Many students believe that philosophy and religious studies aren't practical majors. On the contrary, in today's high-tech world, the abstract reasoning skills, analytical tools and communication skills you obtain through studying philosophy are increasingly valuable. As Peter Veruki, head of external relations at Vanderbilt University's Owen Graduate School of Management, recently noted, "It's about maturity and leadership rather than how many accounting courses did you take. Companies are going to start to look at the fundamental value set of an individual and their basic education. Did they study philosophy and culture and history rather than just accounting, finance and engineering? Fast-forward 20 or 30 years, we're going to find [business leaders] who maybe majored in philosophy rather than business."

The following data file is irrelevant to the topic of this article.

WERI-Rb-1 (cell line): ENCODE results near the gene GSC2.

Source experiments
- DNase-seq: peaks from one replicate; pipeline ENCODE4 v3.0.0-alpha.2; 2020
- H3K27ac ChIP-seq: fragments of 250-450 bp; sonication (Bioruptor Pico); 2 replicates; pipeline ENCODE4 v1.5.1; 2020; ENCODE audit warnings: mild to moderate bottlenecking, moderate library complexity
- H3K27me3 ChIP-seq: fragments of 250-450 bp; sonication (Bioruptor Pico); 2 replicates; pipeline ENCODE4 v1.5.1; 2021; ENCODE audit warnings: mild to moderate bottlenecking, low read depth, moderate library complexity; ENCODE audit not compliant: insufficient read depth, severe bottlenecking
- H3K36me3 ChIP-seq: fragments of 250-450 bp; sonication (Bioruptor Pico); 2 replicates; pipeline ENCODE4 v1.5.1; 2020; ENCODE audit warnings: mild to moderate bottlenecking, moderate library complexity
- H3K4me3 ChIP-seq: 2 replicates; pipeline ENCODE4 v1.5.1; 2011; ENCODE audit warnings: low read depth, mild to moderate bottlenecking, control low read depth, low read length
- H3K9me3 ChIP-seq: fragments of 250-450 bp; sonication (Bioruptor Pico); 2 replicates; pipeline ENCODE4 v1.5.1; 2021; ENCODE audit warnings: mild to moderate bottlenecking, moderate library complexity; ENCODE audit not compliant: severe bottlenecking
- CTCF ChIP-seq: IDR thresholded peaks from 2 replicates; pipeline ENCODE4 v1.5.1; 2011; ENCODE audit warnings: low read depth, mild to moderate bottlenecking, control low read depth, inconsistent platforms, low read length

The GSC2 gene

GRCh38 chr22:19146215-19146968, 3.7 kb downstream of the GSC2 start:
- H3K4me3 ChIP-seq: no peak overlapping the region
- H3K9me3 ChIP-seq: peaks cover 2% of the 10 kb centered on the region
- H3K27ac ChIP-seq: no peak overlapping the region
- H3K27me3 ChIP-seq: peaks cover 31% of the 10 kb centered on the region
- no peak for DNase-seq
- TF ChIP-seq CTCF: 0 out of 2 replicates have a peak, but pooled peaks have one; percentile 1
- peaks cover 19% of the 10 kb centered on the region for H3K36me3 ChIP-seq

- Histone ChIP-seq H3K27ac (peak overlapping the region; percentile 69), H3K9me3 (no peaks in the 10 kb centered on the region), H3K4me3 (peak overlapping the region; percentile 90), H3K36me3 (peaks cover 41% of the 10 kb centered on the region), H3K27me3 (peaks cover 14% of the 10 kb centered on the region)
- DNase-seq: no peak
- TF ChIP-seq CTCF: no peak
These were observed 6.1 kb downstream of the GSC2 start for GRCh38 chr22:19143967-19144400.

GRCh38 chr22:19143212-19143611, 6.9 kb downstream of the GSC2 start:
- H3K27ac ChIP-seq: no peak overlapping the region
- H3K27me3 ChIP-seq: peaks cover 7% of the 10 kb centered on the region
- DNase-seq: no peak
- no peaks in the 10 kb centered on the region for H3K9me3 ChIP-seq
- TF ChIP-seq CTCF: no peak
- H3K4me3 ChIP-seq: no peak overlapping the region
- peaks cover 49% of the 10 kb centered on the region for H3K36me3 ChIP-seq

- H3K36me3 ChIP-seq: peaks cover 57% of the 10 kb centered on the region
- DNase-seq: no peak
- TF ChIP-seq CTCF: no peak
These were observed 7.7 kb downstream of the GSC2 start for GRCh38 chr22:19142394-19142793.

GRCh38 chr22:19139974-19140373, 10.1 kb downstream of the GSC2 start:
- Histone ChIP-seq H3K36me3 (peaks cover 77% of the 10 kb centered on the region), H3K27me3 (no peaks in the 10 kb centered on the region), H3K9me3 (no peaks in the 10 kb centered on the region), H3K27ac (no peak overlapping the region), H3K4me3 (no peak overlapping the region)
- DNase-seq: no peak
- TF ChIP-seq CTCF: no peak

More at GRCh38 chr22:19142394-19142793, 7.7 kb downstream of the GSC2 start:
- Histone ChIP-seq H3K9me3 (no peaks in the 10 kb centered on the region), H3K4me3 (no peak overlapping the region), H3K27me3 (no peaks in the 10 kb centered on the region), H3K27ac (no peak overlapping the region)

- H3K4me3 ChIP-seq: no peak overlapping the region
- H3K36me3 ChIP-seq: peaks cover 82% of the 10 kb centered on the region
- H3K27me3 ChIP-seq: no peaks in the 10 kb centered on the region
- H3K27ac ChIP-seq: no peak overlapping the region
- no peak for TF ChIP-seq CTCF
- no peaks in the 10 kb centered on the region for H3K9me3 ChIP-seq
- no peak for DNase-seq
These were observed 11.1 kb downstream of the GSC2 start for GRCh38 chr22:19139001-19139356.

As a translatable skill, philosophy prepares you to adapt to new technical innovations, while particular concrete training quickly becomes outdated. The following statistics illustrate the value of a philosophical education:
According to a study of GRE scores from 1988-1991, philosophy majors do exceptionally well on the GRE. On average, philosophy majors had:
A similar analysis of the LSAT in 1994 study shows that:
Philosophy majors likewise excel on the GMAT. From 1991-1996:
On Monday, January 26 at 3 PM in Shaw 107, Dr. Lily Vuong will give the following presentation: Re-EFall Colloquium And Student-Faculty Mixer
Please join us for the first colloquium of the year on Wednesday, October 22, followed by the Studen66th Annual Northwest Philosophy Conference - November 7-8, 2014
The 66th Annual Northwest Philosophy Conference is being hosted by Central Washington University's D